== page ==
Gatland has never wanted a second row forward who makes eye-catching carries. The most valuable assets in a Gatland boiler room are line-out skills, ruck efficiency and maul defence. Davies has shown potential to deliver these in spades, and an ability to fast-track “potential” into “genuine international ability” with a few weeks coaching. Aside from Adam Beard and Alun-Wyn Jones, the selections in the row have one cap between them; so don’t be surprised if Gatland sticks Davies, who has also featured at 6, on the bench and views him as a genuine second choice option.
Aged only 21, it’s difficult to figure out Tshiunza’s current standing at international level. Wales aren’t short on good flankers, but they’re in no position to turn down a 6ft 6in back-five hybrid – let alone one who has learned from Jonny Hill, Jonny Gray and Sam Simmonds in seasons gone by.
Tshiunza has been raised in a pack who love to score tries and grind out games the hard way. Gatland will love that. The Exeter man may not push for a starting shirt just yet, but there’s certainly a temptation to go for a 6-2 split and put him on the bench. He’s young, fit, 112kg and smart in contact. The thought of bringing him on in the 60th minute alongside one of Justin Tipuric, Tommy Reffell or Jac Morgan is terrifying.
In the 2013 Lions series, Gatland picked Tom Croft – a fleet-footed, abrasive flanker in the 19 jersey, as a reserve lock. Come the World Cup, Tshiunza’s versatility could make him irresistible to pick in the first 23 regardless of how Gatland splits his bench. If he gets a chance in this campaign, it could well be an audition for the biggest games on the calendar.
Gatland has stated that he has picked his three scrum-halves on their kicking ability, and rightfully so. If you pick out virtually any big win in the Pivac era, Hardy’s kicking game will have been one of Wales’ strongest attributes. In a Welsh system that was way too reliant on linebreaks magically landing on their lap, it was nice to have a nine who was more realistic with the areas of the park he wanted to play in.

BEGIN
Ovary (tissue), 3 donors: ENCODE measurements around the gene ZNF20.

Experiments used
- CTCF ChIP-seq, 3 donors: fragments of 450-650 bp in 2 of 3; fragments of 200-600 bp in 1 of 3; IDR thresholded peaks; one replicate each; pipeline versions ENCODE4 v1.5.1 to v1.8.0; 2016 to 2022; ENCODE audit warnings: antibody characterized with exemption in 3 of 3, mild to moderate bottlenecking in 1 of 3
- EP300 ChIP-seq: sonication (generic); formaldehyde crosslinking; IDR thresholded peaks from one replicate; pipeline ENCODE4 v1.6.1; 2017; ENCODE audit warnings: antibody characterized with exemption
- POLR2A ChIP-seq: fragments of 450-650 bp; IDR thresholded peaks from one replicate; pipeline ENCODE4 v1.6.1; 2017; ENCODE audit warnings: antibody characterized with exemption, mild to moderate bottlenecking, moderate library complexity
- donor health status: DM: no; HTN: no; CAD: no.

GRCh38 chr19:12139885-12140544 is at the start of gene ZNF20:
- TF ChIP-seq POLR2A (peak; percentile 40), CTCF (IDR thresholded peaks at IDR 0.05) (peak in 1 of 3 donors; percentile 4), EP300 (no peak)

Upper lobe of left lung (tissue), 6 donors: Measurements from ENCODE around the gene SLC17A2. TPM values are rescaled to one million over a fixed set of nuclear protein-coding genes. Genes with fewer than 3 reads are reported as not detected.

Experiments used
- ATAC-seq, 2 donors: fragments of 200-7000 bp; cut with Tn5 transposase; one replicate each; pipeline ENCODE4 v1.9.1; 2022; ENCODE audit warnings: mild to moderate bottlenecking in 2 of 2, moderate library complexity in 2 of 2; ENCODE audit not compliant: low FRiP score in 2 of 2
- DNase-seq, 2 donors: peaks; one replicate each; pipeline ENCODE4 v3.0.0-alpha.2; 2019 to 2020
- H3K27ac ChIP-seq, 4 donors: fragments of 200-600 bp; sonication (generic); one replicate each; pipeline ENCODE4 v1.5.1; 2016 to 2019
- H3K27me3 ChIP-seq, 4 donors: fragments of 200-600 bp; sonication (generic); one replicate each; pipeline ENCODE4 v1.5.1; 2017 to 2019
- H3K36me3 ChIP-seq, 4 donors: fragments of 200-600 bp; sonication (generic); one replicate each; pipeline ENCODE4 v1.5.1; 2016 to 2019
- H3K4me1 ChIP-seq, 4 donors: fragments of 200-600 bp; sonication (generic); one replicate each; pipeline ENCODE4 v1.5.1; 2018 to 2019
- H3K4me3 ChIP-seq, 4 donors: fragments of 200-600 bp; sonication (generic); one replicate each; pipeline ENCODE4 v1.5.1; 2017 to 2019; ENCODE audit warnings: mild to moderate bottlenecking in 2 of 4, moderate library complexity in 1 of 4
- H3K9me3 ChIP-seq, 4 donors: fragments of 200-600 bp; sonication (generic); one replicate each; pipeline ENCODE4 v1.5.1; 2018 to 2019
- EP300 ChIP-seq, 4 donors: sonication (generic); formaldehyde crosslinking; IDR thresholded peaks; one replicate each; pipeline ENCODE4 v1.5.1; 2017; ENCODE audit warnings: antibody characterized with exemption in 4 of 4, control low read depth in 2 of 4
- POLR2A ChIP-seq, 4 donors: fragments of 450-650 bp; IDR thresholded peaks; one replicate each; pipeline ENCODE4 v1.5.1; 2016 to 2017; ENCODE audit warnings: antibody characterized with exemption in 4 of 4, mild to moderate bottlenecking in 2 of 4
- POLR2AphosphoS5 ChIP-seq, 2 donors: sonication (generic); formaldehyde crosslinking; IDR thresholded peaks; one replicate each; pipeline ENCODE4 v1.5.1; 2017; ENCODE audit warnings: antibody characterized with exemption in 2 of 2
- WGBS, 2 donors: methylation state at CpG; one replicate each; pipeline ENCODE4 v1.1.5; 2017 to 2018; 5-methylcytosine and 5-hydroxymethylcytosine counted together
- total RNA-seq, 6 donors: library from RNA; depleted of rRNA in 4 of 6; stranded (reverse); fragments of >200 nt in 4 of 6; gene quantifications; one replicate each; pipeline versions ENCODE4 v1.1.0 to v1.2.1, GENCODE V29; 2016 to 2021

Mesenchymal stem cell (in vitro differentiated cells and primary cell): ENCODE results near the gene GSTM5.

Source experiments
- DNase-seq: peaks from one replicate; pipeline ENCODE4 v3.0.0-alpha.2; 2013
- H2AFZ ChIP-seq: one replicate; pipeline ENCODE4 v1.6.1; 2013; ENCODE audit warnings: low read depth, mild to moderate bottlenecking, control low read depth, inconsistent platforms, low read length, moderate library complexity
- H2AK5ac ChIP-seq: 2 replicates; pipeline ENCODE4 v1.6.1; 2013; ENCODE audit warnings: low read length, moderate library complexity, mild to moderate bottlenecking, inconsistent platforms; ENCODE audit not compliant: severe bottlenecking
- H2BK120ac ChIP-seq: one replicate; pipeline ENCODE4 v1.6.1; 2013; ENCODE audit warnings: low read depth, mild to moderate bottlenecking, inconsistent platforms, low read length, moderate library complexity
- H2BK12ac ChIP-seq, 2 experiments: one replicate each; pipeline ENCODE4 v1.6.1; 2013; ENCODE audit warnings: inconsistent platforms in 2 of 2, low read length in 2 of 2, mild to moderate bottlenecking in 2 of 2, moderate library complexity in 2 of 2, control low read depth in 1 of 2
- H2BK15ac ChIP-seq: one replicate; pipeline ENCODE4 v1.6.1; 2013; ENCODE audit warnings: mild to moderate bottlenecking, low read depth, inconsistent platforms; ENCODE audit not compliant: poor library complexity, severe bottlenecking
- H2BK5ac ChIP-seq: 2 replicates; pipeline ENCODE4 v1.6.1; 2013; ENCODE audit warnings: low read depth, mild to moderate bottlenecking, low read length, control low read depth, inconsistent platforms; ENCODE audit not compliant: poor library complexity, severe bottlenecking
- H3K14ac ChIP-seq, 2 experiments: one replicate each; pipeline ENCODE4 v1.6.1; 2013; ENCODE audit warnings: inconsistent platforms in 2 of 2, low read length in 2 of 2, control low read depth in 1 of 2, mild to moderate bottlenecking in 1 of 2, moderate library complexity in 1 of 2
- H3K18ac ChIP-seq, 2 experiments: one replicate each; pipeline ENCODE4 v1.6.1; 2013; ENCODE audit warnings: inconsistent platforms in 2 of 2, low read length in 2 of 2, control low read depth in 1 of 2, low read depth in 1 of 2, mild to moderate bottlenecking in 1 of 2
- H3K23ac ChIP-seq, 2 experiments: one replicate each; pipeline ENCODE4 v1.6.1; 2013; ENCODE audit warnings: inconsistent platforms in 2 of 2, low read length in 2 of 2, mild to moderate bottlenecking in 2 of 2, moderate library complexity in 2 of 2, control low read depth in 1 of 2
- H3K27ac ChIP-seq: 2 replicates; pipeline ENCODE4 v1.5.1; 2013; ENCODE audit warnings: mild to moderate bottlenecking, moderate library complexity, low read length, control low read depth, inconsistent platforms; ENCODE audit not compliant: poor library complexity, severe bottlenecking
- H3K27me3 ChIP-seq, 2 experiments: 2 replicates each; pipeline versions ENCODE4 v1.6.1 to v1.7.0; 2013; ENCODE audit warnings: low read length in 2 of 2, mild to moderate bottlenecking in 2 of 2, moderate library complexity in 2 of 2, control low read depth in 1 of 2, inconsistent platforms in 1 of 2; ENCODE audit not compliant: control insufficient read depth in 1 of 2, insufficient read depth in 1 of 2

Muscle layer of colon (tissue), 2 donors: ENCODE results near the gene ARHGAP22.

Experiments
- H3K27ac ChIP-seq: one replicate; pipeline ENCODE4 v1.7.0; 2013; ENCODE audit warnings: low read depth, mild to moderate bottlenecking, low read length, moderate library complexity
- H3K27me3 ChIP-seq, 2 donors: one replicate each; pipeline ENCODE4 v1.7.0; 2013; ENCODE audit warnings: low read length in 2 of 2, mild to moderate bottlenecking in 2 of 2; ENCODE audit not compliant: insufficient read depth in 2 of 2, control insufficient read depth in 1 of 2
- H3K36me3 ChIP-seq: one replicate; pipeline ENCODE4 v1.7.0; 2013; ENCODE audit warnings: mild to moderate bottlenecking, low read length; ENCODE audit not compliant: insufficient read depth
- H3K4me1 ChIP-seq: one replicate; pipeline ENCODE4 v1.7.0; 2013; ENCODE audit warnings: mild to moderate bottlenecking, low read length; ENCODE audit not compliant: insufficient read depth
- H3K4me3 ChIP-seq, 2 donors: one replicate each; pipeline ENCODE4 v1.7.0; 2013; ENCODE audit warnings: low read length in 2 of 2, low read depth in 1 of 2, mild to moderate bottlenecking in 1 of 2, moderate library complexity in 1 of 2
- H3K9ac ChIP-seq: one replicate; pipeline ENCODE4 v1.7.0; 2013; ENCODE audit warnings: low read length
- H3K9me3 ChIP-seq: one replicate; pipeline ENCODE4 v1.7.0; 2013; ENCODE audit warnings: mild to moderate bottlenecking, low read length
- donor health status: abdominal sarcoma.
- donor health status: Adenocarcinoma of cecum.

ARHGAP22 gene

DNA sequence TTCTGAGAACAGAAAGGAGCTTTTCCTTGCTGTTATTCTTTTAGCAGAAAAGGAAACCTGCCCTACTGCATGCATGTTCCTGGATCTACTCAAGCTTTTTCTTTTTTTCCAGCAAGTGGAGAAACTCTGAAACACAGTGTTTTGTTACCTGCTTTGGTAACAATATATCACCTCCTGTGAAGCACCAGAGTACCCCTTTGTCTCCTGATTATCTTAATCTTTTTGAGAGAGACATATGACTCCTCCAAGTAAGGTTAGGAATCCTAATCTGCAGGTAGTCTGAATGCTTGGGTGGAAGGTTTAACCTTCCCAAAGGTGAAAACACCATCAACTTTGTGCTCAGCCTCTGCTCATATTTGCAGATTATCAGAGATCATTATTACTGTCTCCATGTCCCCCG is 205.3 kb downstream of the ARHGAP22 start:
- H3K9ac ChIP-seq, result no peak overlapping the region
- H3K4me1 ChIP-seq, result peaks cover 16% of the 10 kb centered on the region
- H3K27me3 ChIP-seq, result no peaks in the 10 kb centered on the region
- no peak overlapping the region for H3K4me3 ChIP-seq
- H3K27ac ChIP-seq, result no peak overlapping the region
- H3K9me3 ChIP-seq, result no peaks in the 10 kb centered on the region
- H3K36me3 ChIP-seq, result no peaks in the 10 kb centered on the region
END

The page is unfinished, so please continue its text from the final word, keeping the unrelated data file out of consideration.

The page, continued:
During Wales’ 2018-19 campaigns under Gatland – including their longest-ever win streak – Wales kicked the ball lots and didn’t mess about in their own half. It’s no surprise Gatland has warmed to a scrum-half willing to kick as much as Hardy, and it will hopefully pay dividends. Gatland will hope for Wales to be patient, strong on kick-chase and able to win important turnovers further up the field.
As the sun went down on the original Gatland era, his 12 was Hadleigh Parkes. A durable 12 whose main selling point was his ability to carry hard, distribute and execute a variety of kicks. Nick Tompkins hasn’t done anything wrong, and is defensively sound – but there’s a new contender for the Wales 12 jersey.
In Hawkins’ first cap against Australia, he showed that he can single-handedly transform Wales’ attack. He soared into the midfield with the confidence of a 30-cap fly-half, controlling everything from the boot (the space behind a pod of forwards) and provided Wales an extra passing option. Jac Morgan made a multitude of breaks against the Wallabies purely because of the threat of Hawkins in the boot giving Morgan weak shoulders to attack on tip-on lines.
Under Pivac, Wales played a 1-3-2-2 structure. It will be interesting to see how they will spread their forwards in the new Gatland era, but having Hawkins control everything from the back is bound to stretch opposition defences and loosen gaps for the likes of Morgan, Alun Wyn Jones and Justin Tipuric.